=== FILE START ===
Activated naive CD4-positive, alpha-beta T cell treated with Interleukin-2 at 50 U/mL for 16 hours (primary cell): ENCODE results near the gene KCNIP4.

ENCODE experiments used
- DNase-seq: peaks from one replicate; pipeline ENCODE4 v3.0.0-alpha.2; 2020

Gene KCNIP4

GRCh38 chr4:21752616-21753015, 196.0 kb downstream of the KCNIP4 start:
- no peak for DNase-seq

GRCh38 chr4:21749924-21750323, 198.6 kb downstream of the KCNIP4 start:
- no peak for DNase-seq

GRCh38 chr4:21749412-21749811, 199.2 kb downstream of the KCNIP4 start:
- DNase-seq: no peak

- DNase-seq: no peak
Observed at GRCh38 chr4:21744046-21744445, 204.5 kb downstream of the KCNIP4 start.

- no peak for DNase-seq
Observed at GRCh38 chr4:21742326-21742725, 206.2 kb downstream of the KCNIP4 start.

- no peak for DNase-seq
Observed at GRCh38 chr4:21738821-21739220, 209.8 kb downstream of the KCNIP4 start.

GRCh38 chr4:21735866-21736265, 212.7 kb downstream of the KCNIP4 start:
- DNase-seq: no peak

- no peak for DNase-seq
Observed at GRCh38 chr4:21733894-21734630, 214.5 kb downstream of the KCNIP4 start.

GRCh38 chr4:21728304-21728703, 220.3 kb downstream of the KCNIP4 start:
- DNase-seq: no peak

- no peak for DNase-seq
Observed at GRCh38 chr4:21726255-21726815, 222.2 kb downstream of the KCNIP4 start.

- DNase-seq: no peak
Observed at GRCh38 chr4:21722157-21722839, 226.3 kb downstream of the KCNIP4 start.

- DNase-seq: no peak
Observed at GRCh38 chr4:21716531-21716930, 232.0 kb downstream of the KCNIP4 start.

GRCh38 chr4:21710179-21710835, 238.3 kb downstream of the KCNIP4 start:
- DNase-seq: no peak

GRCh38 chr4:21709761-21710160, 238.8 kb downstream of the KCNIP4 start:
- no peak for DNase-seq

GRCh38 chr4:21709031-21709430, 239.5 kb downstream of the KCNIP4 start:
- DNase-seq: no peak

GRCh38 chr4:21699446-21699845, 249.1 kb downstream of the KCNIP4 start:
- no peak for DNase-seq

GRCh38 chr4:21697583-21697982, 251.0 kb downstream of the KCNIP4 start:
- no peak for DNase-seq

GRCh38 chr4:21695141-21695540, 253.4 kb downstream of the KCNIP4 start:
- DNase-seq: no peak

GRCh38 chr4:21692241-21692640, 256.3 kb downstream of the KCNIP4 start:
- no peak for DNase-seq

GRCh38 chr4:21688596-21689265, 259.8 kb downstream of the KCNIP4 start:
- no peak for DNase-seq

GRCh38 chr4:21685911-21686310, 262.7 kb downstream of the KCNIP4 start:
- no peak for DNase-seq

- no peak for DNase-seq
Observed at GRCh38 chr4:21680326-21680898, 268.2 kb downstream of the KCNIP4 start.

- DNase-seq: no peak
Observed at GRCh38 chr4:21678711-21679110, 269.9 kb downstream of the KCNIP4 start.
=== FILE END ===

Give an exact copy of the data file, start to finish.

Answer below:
Activated naive CD4-positive, alpha-beta T cell treated with Interleukin-2 at 50 U/mL for 16 hours (primary cell): ENCODE results near the gene KCNIP4.

ENCODE experiments used
- DNase-seq: peaks from one replicate; pipeline ENCODE4 v3.0.0-alpha.2; 2020

Gene KCNIP4

GRCh38 chr4:21752616-21753015, 196.0 kb downstream of the KCNIP4 start:
- no peak for DNase-seq

GRCh38 chr4:21749924-21750323, 198.6 kb downstream of the KCNIP4 start:
- no peak for DNase-seq

GRCh38 chr4:21749412-21749811, 199.2 kb downstream of the KCNIP4 start:
- DNase-seq: no peak

- DNase-seq: no peak
Observed at GRCh38 chr4:21744046-21744445, 204.5 kb downstream of the KCNIP4 start.

- no peak for DNase-seq
Observed at GRCh38 chr4:21742326-21742725, 206.2 kb downstream of the KCNIP4 start.

- no peak for DNase-seq
Observed at GRCh38 chr4:21738821-21739220, 209.8 kb downstream of the KCNIP4 start.

GRCh38 chr4:21735866-21736265, 212.7 kb downstream of the KCNIP4 start:
- DNase-seq: no peak

- no peak for DNase-seq
Observed at GRCh38 chr4:21733894-21734630, 214.5 kb downstream of the KCNIP4 start.

GRCh38 chr4:21728304-21728703, 220.3 kb downstream of the KCNIP4 start:
- DNase-seq: no peak

- no peak for DNase-seq
Observed at GRCh38 chr4:21726255-21726815, 222.2 kb downstream of the KCNIP4 start.

- DNase-seq: no peak
Observed at GRCh38 chr4:21722157-21722839, 226.3 kb downstream of the KCNIP4 start.

- DNase-seq: no peak
Observed at GRCh38 chr4:21716531-21716930, 232.0 kb downstream of the KCNIP4 start.

GRCh38 chr4:21710179-21710835, 238.3 kb downstream of the KCNIP4 start:
- DNase-seq: no peak

GRCh38 chr4:21709761-21710160, 238.8 kb downstream of the KCNIP4 start:
- no peak for DNase-seq

GRCh38 chr4:21709031-21709430, 239.5 kb downstream of the KCNIP4 start:
- DNase-seq: no peak

GRCh38 chr4:21699446-21699845, 249.1 kb downstream of the KCNIP4 start:
- no peak for DNase-seq

GRCh38 chr4:21697583-21697982, 251.0 kb downstream of the KCNIP4 start:
- no peak for DNase-seq

GRCh38 chr4:21695141-21695540, 253.4 kb downstream of the KCNIP4 start:
- DNase-seq: no peak

GRCh38 chr4:21692241-21692640, 256.3 kb downstream of the KCNIP4 start:
- no peak for DNase-seq

GRCh38 chr4:21688596-21689265, 259.8 kb downstream of the KCNIP4 start:
- no peak for DNase-seq

GRCh38 chr4:21685911-21686310, 262.7 kb downstream of the KCNIP4 start:
- no peak for DNase-seq

- no peak for DNase-seq
Observed at GRCh38 chr4:21680326-21680898, 268.2 kb downstream of the KCNIP4 start.

- DNase-seq: no peak
Observed at GRCh38 chr4:21678711-21679110, 269.9 kb downstream of the KCNIP4 start.